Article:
Norovirus Outbreak on Fred. Olsen Ship
An outbreak of the norovirus stomach bug has sickened 160 people on board a Fred. Olsen Cruise Lines ship.
The norovirus outbreak took place on board the Britain-based line's Balmoral during a transatlantic cruise, the U.S. Centers for Disease Control and Prevention (CDC) said in a statement.
The CDC said 153 passengers and six crew members had fallen ill from norovirus, whose symptoms include vomiting and diarrhea.
Fred. Olsen said in a statement that the vessel had docked at Norfolk in the U.S. and seven passengers were in isolation. Most of the passengers were from Britain, it said. The line also stated that the Balmoral has not been quarantined in Norfolk as some reports indicate.
The CDC said that the cruise line and the ship's crew had increased cleaning and disinfection and collected stool specimens. The company also sent a corporate sanitation manager to oversee handling of the outbreak. Fred. Olsen exceeds the requirements of the CDC, in that it isolates its guests in their rooms for 48 hours, instead of the 24 hours required by the CDC.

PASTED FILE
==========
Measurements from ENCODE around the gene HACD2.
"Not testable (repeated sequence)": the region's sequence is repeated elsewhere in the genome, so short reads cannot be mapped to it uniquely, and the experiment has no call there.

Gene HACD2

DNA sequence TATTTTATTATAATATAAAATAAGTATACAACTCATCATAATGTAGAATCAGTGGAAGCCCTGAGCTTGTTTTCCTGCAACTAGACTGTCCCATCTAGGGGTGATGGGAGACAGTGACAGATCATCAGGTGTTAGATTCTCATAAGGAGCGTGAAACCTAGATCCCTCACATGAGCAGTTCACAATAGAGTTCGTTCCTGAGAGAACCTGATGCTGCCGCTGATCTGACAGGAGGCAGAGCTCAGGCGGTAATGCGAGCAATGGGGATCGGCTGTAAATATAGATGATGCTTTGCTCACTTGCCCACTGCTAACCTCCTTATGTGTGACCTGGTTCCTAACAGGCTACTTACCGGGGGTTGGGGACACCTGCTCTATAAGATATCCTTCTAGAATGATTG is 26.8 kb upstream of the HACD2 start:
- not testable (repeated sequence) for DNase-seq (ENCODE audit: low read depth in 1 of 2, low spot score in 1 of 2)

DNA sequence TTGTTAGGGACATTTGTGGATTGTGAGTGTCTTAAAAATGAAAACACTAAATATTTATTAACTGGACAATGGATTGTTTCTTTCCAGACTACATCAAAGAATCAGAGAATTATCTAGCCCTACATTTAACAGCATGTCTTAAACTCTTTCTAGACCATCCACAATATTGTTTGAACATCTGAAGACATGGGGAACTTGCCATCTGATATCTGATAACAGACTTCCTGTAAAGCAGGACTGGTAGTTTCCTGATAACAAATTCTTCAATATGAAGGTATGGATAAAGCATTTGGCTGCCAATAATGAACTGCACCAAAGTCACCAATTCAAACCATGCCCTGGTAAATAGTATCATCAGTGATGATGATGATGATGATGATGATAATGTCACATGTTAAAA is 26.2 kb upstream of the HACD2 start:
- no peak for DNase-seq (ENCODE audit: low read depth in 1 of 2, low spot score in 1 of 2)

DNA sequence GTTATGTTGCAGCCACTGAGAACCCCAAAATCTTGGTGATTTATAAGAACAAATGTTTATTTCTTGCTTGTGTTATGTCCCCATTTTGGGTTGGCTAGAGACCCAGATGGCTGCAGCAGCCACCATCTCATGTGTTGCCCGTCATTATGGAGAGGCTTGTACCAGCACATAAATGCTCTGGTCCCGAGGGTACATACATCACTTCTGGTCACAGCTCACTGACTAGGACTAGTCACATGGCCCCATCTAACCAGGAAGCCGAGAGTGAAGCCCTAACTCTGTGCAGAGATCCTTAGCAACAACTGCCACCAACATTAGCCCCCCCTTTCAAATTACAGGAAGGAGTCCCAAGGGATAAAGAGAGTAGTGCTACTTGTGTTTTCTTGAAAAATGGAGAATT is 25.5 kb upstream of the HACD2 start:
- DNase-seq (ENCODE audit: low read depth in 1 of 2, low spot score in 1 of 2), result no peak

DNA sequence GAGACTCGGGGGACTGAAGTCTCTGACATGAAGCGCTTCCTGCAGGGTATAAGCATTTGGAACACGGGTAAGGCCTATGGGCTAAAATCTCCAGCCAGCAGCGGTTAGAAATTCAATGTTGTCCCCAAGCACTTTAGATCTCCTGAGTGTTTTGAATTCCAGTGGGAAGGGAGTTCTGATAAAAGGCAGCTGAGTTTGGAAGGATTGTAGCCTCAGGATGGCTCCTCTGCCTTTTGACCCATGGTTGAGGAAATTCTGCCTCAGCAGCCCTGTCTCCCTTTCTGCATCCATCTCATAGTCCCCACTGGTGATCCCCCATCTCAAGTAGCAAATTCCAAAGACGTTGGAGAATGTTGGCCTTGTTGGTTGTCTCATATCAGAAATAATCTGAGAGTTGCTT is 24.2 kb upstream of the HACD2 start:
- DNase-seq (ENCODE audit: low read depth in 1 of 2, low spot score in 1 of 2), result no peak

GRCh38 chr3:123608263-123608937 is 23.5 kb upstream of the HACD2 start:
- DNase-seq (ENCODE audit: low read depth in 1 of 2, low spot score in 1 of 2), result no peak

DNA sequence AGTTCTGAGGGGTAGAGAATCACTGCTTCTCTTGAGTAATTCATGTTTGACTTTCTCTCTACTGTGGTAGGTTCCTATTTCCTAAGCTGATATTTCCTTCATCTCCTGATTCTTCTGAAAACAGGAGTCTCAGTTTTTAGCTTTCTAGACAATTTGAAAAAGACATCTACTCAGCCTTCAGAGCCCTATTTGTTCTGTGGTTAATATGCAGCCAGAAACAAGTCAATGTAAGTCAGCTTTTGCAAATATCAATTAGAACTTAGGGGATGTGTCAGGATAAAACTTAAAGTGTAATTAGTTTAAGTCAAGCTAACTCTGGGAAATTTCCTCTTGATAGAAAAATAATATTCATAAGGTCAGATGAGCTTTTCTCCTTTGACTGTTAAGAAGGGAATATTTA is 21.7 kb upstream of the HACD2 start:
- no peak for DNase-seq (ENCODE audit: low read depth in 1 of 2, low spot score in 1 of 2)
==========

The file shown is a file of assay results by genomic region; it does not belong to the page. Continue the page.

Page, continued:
CDC health officers and an epidemiologist plan to board the Balmoral when it arrives in Baltimore this weekend, the CDC said.
Norovirus is the most common cause of U.S. food-borne disease outbreaks. Infections usually occur in places such as hospitals, cruise ships and universities, where people eat and live in close quarters.
About 19 million to 21 million norovirus cases, with 570 to 800 related deaths, are reported in the United States each year, according to the CDC.
The CDC has investigated the following cruise ship outbreaks this year: